The Return of the Zeppelin Airship

Pierre Van ZylLearn, News + Discoveries

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solar powered zeppelin

Back in the ’80s, when asked to imagine what the year 2019, would be like. I’m sure there were many who pictured future life being like the Jetsons: flying cars, floating advertising screens, and plenty of robots. While we’ve advanced in many ways, life today is not as depicted in an ‘80s futuristic movie.

With that being said, there is one ship that may make a comeback. Zeppelins, the airship from the 1930s, and the star of the Hindenburg disaster have made their way back onto the drawing board, which a more eco-friendly spin.

In the UK a solar-powered airship is being built, which may be the new method of transport for international freight cargo. With this ship, a transatlantic flight between the UK and the US would only require 8 percent of the fuel that our conventional jet airplane would use, claims Alan Handley, Chairman & CEO of Varialift.

This aluminum-shelled, solar-powered ship would be powered by a pair of solar-powered engines and two conventional jet engines. With the current design, it would be limited to travel during daylight hours, and it won’t travel at lightning speed, it would actually be more comparable to the Boeing 747, an American commercial jet which travels at a speed of 988 km/h (614 mph). However, what it lacks in speed and requirements for travel, it makes up in cargo space.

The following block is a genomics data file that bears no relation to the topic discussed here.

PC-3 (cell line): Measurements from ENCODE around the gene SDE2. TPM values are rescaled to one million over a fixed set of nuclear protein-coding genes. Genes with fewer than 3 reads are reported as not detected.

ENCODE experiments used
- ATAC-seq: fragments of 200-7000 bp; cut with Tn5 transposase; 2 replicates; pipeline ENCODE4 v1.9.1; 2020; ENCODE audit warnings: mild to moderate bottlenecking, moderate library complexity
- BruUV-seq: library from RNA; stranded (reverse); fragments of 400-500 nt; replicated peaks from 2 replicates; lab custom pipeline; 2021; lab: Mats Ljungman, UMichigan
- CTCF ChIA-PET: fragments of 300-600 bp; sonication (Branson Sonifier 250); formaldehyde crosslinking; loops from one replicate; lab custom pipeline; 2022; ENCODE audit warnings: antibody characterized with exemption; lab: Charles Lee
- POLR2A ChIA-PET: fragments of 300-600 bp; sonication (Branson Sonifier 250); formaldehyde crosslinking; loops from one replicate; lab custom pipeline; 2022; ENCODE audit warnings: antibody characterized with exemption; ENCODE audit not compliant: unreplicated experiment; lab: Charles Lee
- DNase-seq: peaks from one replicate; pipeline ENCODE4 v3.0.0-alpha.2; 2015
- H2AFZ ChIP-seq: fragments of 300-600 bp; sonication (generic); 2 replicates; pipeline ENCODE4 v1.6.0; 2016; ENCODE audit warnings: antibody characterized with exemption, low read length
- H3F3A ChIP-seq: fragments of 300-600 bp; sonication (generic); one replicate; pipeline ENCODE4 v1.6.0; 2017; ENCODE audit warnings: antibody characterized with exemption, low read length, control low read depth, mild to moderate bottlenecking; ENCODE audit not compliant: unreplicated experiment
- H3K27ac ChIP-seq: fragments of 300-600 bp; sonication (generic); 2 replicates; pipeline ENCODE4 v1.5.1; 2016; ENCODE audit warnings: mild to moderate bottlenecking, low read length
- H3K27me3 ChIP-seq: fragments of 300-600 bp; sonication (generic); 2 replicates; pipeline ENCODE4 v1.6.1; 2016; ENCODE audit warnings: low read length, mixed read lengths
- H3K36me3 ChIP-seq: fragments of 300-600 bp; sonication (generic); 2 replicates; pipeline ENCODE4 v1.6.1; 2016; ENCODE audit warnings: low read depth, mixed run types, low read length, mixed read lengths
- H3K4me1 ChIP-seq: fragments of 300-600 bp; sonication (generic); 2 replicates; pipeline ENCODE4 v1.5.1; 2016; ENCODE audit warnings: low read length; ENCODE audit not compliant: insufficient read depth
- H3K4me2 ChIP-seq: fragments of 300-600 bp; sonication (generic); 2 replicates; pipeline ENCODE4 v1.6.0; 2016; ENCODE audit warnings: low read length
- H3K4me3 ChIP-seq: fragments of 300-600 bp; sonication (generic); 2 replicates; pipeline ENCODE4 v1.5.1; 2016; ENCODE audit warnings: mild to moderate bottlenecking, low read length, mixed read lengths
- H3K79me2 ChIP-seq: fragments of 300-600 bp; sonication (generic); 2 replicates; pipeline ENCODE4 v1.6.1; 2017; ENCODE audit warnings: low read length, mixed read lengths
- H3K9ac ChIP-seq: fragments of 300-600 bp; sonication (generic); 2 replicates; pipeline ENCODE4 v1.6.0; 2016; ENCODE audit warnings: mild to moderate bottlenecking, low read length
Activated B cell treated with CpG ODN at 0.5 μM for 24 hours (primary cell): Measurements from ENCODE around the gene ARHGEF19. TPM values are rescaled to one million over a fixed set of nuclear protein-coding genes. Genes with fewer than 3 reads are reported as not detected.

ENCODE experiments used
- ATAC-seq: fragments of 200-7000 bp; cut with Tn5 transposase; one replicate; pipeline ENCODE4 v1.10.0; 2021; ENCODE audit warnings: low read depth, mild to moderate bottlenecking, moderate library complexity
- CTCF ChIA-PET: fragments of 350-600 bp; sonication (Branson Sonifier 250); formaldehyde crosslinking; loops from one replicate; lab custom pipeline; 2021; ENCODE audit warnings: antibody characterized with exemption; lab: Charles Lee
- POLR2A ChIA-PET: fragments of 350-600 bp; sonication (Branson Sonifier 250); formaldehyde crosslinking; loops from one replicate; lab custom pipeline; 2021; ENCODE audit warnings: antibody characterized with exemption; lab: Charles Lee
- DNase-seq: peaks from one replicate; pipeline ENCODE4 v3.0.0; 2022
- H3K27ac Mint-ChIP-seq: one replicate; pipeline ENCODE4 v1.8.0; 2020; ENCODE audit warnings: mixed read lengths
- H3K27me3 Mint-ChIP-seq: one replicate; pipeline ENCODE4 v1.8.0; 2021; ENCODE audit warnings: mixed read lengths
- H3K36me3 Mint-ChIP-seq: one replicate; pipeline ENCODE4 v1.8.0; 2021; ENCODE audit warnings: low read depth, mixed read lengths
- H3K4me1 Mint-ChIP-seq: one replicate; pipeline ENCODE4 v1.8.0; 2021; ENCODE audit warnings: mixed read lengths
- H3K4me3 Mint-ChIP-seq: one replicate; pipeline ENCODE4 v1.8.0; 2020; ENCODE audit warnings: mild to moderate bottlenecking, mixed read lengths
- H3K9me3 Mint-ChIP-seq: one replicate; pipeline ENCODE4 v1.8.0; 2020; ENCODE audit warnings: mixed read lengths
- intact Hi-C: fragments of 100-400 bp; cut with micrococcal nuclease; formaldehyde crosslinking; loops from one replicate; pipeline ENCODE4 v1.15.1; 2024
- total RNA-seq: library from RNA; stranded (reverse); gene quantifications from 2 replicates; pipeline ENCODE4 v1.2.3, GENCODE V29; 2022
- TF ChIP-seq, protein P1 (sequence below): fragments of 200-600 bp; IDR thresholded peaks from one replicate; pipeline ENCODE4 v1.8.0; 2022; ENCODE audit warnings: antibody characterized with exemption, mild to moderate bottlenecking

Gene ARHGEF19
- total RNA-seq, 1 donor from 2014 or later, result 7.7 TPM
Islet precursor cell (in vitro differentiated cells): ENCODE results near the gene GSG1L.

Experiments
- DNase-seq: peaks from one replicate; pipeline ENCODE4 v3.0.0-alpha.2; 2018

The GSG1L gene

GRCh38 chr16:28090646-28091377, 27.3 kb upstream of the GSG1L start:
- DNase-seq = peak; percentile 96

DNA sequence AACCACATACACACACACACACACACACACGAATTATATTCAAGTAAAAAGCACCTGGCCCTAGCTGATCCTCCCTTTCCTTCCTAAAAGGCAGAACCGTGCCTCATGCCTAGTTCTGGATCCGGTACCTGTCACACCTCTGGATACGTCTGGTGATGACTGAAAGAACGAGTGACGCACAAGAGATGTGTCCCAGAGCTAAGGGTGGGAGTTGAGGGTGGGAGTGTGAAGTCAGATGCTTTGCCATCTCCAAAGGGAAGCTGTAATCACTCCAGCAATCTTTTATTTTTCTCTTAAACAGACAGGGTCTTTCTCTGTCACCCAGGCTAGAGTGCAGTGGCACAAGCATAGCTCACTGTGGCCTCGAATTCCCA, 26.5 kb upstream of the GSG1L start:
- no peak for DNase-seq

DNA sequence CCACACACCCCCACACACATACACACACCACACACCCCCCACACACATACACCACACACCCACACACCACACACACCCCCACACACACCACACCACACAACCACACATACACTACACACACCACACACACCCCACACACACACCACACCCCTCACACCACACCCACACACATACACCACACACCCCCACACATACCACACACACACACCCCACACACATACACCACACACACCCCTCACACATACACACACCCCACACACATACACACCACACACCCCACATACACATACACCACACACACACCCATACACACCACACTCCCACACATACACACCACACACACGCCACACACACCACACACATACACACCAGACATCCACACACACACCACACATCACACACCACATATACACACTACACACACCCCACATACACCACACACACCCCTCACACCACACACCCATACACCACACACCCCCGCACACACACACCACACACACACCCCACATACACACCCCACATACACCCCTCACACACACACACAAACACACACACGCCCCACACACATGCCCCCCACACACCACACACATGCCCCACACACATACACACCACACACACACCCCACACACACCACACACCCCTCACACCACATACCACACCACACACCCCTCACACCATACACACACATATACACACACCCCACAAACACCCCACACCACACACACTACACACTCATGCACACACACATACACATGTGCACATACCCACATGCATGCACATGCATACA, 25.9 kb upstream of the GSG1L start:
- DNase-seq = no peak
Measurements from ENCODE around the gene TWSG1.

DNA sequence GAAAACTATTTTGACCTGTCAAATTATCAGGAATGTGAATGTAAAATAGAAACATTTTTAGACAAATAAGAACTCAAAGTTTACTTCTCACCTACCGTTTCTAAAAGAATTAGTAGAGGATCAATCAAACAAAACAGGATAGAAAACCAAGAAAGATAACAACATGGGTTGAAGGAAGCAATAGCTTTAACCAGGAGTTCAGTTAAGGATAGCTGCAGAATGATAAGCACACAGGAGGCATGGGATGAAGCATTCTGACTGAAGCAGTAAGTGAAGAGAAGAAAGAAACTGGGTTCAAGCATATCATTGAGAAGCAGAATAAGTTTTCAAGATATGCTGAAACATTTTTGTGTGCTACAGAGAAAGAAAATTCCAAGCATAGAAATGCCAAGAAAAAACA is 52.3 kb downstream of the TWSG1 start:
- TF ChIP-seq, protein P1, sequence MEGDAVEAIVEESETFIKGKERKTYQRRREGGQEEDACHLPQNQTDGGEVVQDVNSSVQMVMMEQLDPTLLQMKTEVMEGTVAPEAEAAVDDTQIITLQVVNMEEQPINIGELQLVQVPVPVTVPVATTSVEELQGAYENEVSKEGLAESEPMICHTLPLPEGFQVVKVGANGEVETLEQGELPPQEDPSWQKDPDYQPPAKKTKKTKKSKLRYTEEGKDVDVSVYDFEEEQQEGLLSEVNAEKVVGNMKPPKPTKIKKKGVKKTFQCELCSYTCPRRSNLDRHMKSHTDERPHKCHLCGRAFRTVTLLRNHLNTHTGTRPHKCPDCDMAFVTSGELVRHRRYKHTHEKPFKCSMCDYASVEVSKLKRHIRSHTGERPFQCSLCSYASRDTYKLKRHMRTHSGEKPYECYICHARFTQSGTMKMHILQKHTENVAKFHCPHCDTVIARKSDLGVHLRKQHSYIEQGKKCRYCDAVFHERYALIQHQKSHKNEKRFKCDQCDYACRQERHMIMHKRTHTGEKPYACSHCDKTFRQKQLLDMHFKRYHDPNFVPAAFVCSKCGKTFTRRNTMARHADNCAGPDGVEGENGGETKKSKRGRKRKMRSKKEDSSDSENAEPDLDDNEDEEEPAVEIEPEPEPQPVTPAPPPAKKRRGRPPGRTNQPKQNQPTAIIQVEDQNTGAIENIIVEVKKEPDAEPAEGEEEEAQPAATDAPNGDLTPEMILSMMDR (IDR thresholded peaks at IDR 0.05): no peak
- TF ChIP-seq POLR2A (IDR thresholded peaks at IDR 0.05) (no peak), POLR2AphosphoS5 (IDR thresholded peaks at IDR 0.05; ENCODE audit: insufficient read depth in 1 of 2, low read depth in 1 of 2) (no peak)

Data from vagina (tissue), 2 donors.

Varialift claims that this airship will be able to carry loads ranging from 50 to 250 tons and larger models are also in the works. Bulky cargo such as electricity pylons, wind turbine blades, and towers, or even prefabricated structures such as oil rigs could be carried underneath using cables. That means that cargo will have a weight limit, but no practical size limit.

Since an airship functions more like a balloon than an airplane, this ship wouldn’t require a runway, and it would make delivery in places with poor infrastructure, possible.

“Variable lift airships will ultimately secure a significant percentage (possibly the bulk) of the global air freight business, and a small, but still an extremely valuable portion of existing road freight business, particularly for long-distance, bulky or lightweight goods,” the company claims on its website. “… The Varialift lands vertically and becomes heavier than air through compression of the lifting gas, [helium,] making it stable for loading and unloading.” 

While the models are still in development, a prototype is currently under production in France, measuring 459 feet in length, 85 feet wide, and 85 feet high. If everything goes to plan, construction should be completed by spring 2020.

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